I thought she'd stopped. She'd been promising that she would for months. "Hi darling," she chirped in an email, "I just wanted to see what you thought of this." As soon as I clicked the link, I knew that I had failed her.
"Work at home mum makes $10,397/month part-time," the webpage screamed. All the tell-tale signs were there: the strange URL, the linkless seals of approval from the BBC, CNN, MSNBC, USA Today; the overly-exuberant testimonials; the photo of the cheque for $5,000 sent to the successful mumtrepreneur; the torrent of commenters allaying your doubts about the site's legitimacy; the fact that all outbound links direct you to the same website "Home Profit Web", and the "are you sure you want to leave this page message" when you try to escape. Best of all was the unexpectedly honest small print: "This website, and any page on the website, is based loosely off a true story, but has been modified in multiple ways including, but not limited to: the story, the photos, and the comments."
Computers in a simpler time... Photo: Getty
Despite the overbearing Parfum du Poisson, my mother believed that she, just like "Kelly Richards from Brooklyn", might be able to make about $6,000-$8,000 a month online for 10-13 hours of work a week. Because of this, I believe that there shouldn't only be parental controls to protect young'uns from the perils of pornography, but filial controls to protect baby boomers from being digitally swindled.
Ever since I taught my mother how to use the web about 12 years ago, she has been an easy target for online scammers and time wasters. Sometimes her digital gullibility is fairly harmless – for example, the dancing leprechaun email that asks to be forwarded to up to 20 people to in return for administering a sliding scale of luck. At other times, it's a little more sinister, such as the email from the "Met Police" warning women about rapists waiting to jump into the back of your car at service stations. She hasn't quite been lured by a Nigerian trustee keen to offload some of their riches to a UK bank account, but I worry that one day she'll bankrupt herself by signing up for one of these get-rich-quick schemes of phishing scams.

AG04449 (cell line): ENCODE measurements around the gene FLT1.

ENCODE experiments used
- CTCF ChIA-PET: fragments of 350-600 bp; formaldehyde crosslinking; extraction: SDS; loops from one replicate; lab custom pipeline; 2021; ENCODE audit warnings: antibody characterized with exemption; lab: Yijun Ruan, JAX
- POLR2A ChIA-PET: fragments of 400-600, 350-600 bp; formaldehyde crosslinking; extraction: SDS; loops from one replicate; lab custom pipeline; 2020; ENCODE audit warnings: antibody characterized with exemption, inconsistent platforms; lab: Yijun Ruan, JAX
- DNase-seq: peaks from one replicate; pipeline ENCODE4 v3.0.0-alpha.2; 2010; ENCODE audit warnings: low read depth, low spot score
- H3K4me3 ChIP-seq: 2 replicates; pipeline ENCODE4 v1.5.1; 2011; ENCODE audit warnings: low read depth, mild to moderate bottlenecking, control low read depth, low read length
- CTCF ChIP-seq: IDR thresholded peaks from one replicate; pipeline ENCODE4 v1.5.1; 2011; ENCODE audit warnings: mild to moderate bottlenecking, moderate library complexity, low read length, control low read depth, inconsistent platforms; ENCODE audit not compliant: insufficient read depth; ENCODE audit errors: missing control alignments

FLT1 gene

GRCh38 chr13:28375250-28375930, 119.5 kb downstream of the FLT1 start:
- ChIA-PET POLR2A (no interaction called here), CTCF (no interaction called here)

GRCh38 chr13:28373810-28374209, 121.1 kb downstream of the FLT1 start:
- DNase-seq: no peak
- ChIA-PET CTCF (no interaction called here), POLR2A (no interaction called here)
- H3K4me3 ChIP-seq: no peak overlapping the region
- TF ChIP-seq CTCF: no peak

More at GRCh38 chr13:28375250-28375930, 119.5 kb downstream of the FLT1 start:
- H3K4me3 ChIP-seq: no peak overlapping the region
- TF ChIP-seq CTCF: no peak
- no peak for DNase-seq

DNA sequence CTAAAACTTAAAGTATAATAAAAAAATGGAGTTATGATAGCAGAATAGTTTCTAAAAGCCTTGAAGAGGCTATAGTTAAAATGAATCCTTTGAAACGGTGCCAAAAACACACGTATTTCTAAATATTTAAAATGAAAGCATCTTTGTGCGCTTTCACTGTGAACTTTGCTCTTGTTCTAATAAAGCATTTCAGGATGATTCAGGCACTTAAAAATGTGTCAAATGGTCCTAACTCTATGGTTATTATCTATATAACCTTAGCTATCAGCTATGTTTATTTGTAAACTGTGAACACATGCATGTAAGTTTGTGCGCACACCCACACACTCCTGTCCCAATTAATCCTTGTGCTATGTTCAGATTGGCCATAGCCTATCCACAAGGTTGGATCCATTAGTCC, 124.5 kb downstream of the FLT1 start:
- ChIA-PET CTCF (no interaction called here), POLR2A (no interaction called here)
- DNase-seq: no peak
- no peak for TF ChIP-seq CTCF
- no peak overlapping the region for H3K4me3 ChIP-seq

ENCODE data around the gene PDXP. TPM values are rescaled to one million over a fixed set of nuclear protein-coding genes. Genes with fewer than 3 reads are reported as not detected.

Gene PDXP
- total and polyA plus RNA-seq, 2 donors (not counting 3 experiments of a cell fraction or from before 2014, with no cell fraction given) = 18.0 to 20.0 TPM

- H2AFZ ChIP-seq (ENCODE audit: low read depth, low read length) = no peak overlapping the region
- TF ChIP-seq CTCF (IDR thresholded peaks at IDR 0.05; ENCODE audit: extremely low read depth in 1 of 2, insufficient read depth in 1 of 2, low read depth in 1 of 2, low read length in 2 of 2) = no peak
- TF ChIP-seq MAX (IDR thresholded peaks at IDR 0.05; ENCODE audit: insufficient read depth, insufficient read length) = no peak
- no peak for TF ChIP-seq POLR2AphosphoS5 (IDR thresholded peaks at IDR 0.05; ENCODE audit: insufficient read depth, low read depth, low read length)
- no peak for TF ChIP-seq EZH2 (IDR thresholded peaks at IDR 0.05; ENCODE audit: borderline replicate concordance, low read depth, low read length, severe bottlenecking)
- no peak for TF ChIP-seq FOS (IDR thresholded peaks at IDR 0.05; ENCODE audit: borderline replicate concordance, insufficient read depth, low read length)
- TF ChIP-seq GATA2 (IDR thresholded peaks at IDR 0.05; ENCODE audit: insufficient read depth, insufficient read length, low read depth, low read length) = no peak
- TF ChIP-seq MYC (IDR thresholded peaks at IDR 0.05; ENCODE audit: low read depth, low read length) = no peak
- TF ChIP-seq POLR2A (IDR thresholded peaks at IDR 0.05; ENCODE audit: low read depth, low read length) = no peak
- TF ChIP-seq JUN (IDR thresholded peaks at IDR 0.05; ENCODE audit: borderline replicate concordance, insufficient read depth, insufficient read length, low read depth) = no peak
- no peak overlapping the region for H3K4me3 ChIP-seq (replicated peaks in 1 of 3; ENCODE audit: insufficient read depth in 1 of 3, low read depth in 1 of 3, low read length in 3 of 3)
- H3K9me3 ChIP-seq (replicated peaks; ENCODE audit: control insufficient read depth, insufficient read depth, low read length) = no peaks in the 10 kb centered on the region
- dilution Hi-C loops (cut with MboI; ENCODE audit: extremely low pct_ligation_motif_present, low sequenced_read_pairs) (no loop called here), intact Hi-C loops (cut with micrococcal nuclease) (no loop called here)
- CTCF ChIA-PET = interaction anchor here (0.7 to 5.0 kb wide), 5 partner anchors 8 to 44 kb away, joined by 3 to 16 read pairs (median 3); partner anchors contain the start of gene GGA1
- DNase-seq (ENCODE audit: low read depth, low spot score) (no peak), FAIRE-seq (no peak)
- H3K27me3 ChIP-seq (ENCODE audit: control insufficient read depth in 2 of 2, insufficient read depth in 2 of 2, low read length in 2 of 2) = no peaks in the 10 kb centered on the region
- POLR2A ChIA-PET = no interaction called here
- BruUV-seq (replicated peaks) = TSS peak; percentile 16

My mum is by no means stupid. Offline, she's wary of cowboy tradesmen, door-to-door sales people, pyramid schemes, scientologists and people-who-don't-like-dogs. However, she is somehow hypnotised by the blinky-blinky lights of the web. This makes her blind to the digital cues that betray a site's untrustworthiness. There are plenty of other late digital immigrants like my mum who are also susceptible. So much so that some online con artists create "sucker lists" - databases of people who have fallen for their tricks who can be retargeted at a later date.
To protect people like my mother and people like her from these predators, I propose a "filial control" setting which allows children to control what their parents can and can't see on the web. On a basic level, this would cover the scams detailed above, but it could be extended to the ecommerce equivalents of the Innovations Catalogue so as to avoid the unnecessary acquisition of banana stands, toaster bags, chocolate fountains and granny vacuum cleaner covers.
Stricter children might want to add other web nasties such as the Mail Online, e-cards and caps lock. In conjunction with these controls, parents would have to take weekly web aptitude tests to see if they are capable of handling an unrestricted web. Only once they can consistently get 70% in bogus benefactor busting, phishing detection and meme recognition will they be released from their cyberspace shackles.
By Olivia Solon